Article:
If the selected offer is not the original purchasers offer, the “winner” is NOT given the opportunity to obtain a home inspection, ensure financing is approved or satisfy any of the conditions the original offer was given unless this was done prior to attending court with the understanding that they may not “win” the property. It is extremely important for all purchasers interested in placing an offer in court to ensure their finances have been approved prior to attending court as the judge will usually determine the date of completion and possession and once the “winning” purchaser is called there is no turning back. This means finances cannot be tied up in the equity of another property and a buyer needs to be ready and willing to complete on the sale at any given time (could be two weeks from the court date).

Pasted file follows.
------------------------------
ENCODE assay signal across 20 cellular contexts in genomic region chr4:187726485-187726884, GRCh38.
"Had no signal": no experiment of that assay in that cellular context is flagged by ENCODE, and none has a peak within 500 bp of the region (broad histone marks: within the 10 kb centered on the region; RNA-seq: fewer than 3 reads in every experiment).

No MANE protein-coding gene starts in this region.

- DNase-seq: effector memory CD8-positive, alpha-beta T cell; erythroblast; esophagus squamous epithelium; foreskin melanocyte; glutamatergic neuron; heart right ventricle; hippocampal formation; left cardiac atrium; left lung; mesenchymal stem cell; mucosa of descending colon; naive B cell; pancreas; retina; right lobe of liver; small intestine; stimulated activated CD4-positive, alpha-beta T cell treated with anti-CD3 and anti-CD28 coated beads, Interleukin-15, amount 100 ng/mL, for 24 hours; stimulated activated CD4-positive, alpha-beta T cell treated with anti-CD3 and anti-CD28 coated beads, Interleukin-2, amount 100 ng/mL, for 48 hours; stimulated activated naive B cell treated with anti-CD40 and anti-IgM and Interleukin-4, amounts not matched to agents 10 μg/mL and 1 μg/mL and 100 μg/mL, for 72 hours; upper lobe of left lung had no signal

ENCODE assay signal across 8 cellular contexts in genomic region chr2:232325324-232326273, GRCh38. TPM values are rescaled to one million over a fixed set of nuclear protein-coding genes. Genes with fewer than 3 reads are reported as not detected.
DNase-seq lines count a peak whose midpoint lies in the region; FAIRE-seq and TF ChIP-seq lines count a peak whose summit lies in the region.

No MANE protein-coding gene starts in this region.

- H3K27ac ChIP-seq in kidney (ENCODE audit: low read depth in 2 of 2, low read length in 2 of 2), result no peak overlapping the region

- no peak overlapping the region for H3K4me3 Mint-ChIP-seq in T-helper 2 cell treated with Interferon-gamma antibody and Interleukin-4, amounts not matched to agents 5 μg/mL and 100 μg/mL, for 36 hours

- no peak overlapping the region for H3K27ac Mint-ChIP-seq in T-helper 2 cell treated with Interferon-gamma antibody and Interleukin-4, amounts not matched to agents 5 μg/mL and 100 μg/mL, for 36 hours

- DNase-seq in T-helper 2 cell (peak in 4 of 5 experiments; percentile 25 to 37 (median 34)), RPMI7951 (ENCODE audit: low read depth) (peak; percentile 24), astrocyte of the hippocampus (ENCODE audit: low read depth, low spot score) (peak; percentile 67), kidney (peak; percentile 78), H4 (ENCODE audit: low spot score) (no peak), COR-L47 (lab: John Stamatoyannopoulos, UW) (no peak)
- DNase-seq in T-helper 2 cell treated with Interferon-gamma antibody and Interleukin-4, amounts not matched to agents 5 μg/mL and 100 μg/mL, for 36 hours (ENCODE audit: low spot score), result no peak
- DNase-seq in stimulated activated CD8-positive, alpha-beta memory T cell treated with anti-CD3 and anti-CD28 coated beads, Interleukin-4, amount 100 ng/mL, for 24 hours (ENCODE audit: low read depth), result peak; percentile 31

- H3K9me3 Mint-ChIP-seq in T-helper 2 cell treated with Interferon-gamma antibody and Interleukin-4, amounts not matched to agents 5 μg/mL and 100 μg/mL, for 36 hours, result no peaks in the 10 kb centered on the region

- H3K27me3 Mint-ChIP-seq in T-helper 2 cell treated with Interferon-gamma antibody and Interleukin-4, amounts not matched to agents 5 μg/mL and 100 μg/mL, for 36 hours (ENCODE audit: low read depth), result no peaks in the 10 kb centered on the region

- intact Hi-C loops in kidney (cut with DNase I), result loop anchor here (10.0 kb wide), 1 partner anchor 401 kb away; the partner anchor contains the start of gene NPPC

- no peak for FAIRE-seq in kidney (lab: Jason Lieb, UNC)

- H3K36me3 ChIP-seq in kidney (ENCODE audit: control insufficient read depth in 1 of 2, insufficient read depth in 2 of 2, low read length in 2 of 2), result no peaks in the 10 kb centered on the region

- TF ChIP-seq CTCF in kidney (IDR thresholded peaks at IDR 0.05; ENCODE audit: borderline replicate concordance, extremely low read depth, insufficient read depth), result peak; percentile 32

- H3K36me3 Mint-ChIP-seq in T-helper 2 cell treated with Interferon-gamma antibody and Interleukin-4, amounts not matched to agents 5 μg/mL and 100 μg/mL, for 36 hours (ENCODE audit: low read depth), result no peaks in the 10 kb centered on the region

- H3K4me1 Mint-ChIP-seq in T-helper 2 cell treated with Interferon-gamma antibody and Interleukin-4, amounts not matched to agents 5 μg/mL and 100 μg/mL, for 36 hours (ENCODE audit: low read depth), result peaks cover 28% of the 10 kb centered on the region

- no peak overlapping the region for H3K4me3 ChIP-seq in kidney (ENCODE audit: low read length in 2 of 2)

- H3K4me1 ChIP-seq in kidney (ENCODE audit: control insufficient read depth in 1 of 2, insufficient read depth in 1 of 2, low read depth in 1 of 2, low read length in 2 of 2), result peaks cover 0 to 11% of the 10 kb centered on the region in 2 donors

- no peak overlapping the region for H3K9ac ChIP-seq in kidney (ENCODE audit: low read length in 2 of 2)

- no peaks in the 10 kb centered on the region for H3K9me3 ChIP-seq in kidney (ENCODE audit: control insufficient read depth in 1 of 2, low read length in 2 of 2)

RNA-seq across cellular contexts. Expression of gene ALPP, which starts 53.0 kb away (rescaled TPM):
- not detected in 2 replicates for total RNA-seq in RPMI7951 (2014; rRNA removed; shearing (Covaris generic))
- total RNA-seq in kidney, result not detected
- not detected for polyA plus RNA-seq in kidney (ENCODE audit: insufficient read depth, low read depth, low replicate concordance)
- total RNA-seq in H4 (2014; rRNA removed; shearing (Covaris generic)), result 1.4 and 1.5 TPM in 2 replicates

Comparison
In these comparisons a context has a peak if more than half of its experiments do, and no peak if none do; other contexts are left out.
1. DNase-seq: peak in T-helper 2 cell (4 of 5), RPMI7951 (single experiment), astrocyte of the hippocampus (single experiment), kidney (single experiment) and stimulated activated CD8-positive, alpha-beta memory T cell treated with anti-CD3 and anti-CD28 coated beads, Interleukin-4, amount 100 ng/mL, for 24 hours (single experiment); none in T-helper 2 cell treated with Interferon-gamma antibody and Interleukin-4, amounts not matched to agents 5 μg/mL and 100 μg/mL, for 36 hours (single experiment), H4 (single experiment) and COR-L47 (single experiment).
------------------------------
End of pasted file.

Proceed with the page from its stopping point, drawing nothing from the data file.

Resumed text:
When the time finally comes for the new home owner to take possession, it is important to remember, the property is being purchased “as is, where is”. Meaning the property can be left in any condition and will have no guarantee from the bank that it will be in a clean and tidy manner or that all the appliances will still be there. Since the previous owner no longer owns the rights to the property, a lot of the time they will take as much as they can out of it and will not leave it in very great condition. I have heard of many foreclosure horror stories, one where the previous owner removed all of the copper wiring from inside the walls leaving the new owner a huge mess of drywall to clean up and an extensive bill to re-do all of the electrical. Thankfully that would be considered worst case scenario and not all foreclosures end up in that state of disarray. Luckily, on my foreclosure possession day I walked in to an immaculately clean home however I would be lying if I said I didn’t have nightmares as to the potential disaster I might be walking in to. As you can see, purchasing a foreclosure is not for the faint of heart and can be quite a risky decision as a buyer which requires the guidance of an experienced real estate agent to help you navigate through. Before purchasing a foreclosure you will need to decide if this is the best decision for you as there are a lot of factors to consider and is not always the best “deal” out there. I highly recommend speaking with a real estate professional whom is experienced in foreclosures when considering purchasing one.